In The Landfill Dancers, Mary Kasimor feasts and fetes us on precision in freedom and pleasure in disequilibrium via “sounds to dream” and “unspeakable/art that reflect[s] ourselves.” An organic whole of refined beauty and sophistication, these lapidary artifacts of rigorous & disciplined experimentation offer a dazzling array of delicate yet potent expansions of lyric’s intellectual, aesthetic, & emotional potential via a web of variations on Kasimor’s invented forms, crafted and turned to frameworks of implication as sharp and graceful as razor wire lace. Rich with “the sound of broken beauty,” “tight and magnificent” as a futuristic skyline of architectural masterworks, these expectation-defying constructs manage to be both whimsical and sound. Like the gleaming city-scape of an idealized future, The Landfill Dancers is populated by one perfectly executed and imaginatively liberated structure after another, adding up to a remarkable whole that is diverse yet unified, richly textured, and precise – a sharp and soaring verbal landscape to study and admire.

—Susan Lewis, author of How to be Another

Woven, organic typographies, project lullaby hallucinations in the library. Squeeze dioxides of anatomic losses, wounding the quiet blood of the afternoon naps, born of cotton innocence. Survival with no music, a piano plays the brain. Mary Kasimor makes a mannequin smile on a day of daffodils, of many colored techno screams, a young machine running into the forest needing creation, as bone and skin and minutes slip from the shoulder. The Landfill Dancers: I’d copy here all of those lines. This poetry’s the stuff.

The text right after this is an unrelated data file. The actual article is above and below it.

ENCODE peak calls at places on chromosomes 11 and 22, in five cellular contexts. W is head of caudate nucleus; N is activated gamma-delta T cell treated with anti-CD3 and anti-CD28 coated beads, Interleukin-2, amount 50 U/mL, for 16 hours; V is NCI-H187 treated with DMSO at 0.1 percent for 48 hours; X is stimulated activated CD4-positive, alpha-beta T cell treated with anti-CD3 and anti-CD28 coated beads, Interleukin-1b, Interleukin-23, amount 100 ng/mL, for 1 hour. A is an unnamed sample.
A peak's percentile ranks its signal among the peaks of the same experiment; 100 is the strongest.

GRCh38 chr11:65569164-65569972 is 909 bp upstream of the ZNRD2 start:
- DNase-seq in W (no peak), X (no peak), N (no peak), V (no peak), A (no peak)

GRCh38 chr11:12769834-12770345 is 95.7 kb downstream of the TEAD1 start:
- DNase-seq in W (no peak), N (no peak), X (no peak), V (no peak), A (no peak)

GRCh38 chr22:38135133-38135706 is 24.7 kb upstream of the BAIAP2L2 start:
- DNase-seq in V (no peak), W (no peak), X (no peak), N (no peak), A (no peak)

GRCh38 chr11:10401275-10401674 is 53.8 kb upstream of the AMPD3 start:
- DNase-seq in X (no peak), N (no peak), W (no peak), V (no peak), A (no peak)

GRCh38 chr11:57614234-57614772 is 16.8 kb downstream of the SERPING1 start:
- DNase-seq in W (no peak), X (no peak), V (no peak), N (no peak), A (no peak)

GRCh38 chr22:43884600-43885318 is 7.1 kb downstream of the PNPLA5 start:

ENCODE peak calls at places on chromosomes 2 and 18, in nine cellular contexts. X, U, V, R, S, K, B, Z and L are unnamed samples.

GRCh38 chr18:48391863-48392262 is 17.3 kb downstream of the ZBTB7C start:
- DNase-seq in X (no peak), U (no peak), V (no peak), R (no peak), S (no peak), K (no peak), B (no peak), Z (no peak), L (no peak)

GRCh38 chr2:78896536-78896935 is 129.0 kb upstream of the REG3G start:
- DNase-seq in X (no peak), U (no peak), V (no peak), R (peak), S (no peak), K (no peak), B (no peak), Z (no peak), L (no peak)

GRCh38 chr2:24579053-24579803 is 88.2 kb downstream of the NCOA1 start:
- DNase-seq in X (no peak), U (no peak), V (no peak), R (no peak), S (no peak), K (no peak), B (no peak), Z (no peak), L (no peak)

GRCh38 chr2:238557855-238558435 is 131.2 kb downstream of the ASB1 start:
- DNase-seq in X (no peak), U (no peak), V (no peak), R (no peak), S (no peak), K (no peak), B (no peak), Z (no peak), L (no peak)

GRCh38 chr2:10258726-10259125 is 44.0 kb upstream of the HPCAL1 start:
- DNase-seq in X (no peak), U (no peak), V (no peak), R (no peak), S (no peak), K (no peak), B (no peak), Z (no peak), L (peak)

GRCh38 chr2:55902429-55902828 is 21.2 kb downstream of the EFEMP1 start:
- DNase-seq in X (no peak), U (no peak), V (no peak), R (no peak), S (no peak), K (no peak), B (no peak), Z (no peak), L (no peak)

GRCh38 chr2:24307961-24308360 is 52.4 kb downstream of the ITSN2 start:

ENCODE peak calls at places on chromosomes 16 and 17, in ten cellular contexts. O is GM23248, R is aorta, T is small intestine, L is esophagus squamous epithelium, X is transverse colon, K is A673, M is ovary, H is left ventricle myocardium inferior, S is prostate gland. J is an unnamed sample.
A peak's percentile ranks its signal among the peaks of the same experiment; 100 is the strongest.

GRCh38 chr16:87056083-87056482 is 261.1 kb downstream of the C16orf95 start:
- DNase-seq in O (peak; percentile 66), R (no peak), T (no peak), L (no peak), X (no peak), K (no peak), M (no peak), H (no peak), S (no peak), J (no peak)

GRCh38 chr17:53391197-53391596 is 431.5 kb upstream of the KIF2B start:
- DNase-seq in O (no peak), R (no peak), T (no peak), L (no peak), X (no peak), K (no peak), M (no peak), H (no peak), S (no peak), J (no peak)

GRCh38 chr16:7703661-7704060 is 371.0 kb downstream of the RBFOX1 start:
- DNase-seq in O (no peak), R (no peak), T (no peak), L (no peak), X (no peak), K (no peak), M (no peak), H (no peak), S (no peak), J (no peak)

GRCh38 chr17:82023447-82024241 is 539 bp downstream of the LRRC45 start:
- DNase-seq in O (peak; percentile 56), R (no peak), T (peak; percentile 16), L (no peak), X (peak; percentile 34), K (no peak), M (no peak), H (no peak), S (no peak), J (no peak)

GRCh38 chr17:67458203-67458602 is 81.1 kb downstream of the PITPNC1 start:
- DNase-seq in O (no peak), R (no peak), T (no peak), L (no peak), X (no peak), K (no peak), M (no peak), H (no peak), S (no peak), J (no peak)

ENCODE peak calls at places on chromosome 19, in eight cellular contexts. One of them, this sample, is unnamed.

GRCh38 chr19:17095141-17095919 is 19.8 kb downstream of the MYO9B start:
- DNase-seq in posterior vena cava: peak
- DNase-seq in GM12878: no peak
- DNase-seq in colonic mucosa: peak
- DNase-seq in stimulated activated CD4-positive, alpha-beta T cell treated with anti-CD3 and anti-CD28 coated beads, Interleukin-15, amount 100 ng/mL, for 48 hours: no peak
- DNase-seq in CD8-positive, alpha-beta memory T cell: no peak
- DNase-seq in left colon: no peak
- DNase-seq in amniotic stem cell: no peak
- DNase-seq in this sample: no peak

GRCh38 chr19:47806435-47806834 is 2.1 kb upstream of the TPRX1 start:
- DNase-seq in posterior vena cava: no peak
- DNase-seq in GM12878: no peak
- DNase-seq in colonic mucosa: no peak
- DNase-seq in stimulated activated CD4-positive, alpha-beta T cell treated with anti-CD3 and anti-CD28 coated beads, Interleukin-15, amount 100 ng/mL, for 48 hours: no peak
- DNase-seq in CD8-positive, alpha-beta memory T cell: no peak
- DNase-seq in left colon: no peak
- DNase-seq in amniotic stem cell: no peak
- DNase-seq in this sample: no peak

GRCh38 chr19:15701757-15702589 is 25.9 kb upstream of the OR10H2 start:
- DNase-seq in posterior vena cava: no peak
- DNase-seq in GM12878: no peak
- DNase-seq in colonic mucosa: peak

—Jared Schickling, author of The Pink

Monks, nuns, crows, saints, mimes, phantom fire-eaters, dogs, and "selves without a string" dance through the surreal pastoral of a postmodern world. Human and other animate bodies eat, scatter, dream, reflect, and sing in a fugue of fragmented voices. In this memorable collection, Mary Kasimor enacts an "image drama" and "performance burlesque" across every poetic line, surprising the reader with a new "species of FORM." Watch your step because The Landfill Dancers will take you where the wild is always open.

—Craig Santos Perez, author of from unincorporated territory


Mary Kasimor has been most recently published in Yew Journal, Big Bridge, Certain Circuits, MadHat, The Bakery, Altered Scale, Horse Less Review, Word For/Word, Posit, and The Missing Slate. She received a Fellowship from US Poets in Mexico for the 2011 Conference. She has had several books of poetry published including Silk String Arias (BlazeVOX Books), & Cruel Red (Otoliths Books) and The Windows Hallucinate (LRL Textile Series).


Book Information:

· Paperback: 72 pages

· Binding: Perfect-Bound

· Publisher: BlazeVOX [books] 

· ISBN: 978-1-60964-173-3

$16

 
 
 

The Landfill Dancers by Mary Kasimor Book Preview

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Extra Pages

Photos on flickr